NVIDIA 3D Under Linux


Well, this is the first review that I ever dedicated to Linux. I guess that there's hardly any excuse why I neglected this OS in the 4.5 years of Tom's Hardware's existence. Still I hope that the Linux community could get something out of this article. All the ones of you who don't really know Linux yet and who thought it's only for crazy cracks might want to reconsider. I do admit that Linux is not by far as comfortable as Windows yet, but it is much more flexible, it is reliable, it's fast, it's safe and it certainly can easily force you into a 'closer relationship' with you computer.

One thing is a fact, NVIDIA's new Linux driver philosophy has finally opened up Linux as an operating system for serious 3D-gamers as well. It is certainly true that Linux doesn't support DirectX games, but there are quite a few Linux ports of OpenGL-based 3D-games available. Those OpenGL 3D games happen to be amongst the most popular 3D action games around. With a GeForce 256 and up you can most certainly play any of those games at high resolutions and high frame rates under Linux as well. The unified driver architecture of NVIDIA's Linux drivers makes it rather easy to get the right driver for your card and it was surprising enough that one installation ran on almost each platform I tested.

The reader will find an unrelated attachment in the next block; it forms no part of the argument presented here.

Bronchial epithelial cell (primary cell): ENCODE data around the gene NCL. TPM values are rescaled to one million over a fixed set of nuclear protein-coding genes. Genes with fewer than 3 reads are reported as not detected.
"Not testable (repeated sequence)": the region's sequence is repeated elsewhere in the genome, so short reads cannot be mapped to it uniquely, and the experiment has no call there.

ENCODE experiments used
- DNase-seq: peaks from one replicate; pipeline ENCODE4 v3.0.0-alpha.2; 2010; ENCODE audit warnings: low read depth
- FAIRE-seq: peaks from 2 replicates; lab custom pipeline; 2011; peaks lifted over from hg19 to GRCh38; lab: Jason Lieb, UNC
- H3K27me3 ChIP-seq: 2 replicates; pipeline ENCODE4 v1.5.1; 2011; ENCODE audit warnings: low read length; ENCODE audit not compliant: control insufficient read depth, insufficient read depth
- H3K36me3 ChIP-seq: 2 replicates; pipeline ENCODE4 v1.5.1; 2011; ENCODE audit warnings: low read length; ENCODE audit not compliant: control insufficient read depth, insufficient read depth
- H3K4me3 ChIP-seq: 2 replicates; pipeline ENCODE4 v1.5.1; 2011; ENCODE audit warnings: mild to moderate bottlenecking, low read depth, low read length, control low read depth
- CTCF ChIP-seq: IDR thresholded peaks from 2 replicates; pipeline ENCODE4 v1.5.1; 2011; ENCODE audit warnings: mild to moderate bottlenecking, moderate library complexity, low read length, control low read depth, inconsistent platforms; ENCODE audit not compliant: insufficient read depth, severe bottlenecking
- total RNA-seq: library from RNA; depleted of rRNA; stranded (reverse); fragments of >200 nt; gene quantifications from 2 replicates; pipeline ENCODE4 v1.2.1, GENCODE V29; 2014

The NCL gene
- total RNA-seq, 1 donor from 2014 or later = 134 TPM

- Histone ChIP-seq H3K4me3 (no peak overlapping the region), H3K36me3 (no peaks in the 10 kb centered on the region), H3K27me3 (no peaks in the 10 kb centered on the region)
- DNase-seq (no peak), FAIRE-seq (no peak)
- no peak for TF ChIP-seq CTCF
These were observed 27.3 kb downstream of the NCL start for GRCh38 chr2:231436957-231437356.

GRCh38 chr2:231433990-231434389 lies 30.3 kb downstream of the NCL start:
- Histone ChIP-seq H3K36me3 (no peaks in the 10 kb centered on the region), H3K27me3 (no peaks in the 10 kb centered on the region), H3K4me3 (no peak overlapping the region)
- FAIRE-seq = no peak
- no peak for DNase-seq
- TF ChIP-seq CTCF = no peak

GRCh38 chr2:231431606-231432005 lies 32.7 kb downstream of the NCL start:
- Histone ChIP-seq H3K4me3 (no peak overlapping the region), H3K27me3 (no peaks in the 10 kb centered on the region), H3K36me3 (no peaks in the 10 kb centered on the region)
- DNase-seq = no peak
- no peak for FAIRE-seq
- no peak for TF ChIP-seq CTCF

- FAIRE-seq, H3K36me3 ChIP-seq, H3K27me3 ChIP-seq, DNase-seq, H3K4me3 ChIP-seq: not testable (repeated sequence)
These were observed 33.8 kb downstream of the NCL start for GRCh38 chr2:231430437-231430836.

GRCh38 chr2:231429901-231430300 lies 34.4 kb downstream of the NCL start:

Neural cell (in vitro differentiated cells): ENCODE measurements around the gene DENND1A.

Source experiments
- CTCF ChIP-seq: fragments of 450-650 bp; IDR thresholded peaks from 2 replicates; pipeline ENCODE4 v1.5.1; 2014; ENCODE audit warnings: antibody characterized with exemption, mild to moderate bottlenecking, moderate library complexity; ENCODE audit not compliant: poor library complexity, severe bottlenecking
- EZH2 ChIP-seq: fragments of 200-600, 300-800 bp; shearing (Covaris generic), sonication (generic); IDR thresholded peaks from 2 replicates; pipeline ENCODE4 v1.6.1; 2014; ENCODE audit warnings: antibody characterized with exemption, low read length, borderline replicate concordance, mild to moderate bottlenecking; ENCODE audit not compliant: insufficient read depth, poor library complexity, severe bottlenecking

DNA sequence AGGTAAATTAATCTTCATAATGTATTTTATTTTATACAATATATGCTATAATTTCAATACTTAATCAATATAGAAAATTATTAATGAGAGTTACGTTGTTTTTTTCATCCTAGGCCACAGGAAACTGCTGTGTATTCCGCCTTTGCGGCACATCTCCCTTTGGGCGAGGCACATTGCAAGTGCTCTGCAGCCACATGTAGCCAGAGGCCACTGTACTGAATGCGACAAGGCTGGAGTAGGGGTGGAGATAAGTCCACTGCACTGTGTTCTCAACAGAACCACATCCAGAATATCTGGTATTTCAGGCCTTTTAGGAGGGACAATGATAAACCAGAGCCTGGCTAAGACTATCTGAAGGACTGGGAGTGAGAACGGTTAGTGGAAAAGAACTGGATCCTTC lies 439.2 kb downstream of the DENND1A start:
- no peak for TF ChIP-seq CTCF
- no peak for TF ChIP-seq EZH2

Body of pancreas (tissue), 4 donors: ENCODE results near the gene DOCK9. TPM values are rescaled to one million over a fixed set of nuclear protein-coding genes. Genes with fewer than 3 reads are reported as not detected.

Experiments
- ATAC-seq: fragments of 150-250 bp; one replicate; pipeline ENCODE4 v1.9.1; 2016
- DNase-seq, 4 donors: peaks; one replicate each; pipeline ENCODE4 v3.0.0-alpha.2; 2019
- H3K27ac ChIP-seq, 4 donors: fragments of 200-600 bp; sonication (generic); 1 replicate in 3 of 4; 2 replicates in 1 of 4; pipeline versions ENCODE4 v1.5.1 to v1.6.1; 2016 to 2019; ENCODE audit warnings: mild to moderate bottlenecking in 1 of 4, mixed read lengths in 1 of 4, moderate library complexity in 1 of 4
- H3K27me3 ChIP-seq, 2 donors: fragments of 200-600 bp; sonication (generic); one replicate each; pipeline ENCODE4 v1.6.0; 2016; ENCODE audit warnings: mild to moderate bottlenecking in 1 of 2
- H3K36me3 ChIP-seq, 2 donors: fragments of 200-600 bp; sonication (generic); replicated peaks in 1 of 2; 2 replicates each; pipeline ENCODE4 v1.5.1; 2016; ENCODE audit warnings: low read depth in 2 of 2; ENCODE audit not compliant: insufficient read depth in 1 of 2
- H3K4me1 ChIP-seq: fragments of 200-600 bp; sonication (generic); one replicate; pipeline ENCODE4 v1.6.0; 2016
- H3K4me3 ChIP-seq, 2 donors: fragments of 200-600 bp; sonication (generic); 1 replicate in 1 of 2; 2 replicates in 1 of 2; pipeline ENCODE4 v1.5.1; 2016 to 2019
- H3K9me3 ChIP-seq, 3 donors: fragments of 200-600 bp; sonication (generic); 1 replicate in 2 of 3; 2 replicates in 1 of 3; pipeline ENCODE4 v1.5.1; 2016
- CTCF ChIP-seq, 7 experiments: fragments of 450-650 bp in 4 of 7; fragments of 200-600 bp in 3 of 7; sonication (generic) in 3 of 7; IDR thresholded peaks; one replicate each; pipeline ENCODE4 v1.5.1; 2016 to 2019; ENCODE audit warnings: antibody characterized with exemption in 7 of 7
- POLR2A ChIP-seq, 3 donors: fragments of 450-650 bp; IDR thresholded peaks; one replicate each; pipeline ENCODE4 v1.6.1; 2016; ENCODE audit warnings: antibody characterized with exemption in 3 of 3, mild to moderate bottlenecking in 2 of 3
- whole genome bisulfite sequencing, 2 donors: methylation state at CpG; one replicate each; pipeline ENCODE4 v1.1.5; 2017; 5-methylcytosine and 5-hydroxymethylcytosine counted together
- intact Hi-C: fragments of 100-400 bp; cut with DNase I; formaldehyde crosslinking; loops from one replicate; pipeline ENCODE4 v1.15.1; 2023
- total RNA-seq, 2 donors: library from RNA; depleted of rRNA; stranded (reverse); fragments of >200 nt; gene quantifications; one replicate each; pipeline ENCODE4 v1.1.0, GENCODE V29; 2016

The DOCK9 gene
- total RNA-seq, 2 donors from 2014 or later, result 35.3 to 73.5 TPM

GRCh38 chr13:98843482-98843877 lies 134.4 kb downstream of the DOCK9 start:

However, there are a quite few hurdles as well. Installing the drivers is far from simple and NVIDIA as well as the Linux developers will have to work on that, unless they want to scare the less technical people off this OS. The same is valid for XFree86. Fighting with 'modelines' for you monitor and fiddling around with your mouse installation should be a thing of the past by now. The tools supplied by the Linux distributions, as e.g. SuSE's new SAX2 left a rather immature impression with me. It also doesn't help if there is a wonderful new Linux installation tool, which shows you a scrambled screen if you've got a new graphics card. It's e.g. impossible to install SuSE 6.4 with the comfortable YAST2 if you've got a GeForce2 card in your system. Not everyone is able to grab an older GeForce256 card and start all over again. Forcing people into installing Linux the 'traditionally' hard way will not exactly make it more popular.

I like Linux, but despite my degree as a medical doctor I have a long software developer background. That's why I don't only have no problems with Linux, but why I like it so much. The chance to look into the source code of the software you are using is very appealing. I hope that the big bucks that are rolling all around Linux lately won't destroy Linus Torvalds very idea behind this OS. It's open source, it's free and everybody can participate in its development. This stands in direct opposition to Microsoft's offerings.

This was my first Linux hardware review and it will certainly not be my last. The first time is always supposed to be the hardest, but the most rewarding as well. Please let me know how I performed here. Was I babbling too much about Linux? Weren't there enough facts in the review? Don't you care about 3D stuff in your Linux-box? Please give me feed back under tomslinux@tomshardware.com . I will try to live up to the expectations of the Linux community, but first I need to know what they are.

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